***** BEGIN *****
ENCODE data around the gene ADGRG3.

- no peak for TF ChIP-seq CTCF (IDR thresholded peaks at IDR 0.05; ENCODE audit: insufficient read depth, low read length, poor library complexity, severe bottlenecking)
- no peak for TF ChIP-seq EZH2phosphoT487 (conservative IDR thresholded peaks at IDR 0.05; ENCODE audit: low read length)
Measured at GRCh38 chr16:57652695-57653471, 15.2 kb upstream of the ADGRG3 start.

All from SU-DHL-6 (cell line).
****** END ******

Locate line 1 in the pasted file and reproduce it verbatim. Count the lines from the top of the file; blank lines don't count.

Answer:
ENCODE data around the gene ADGRG3.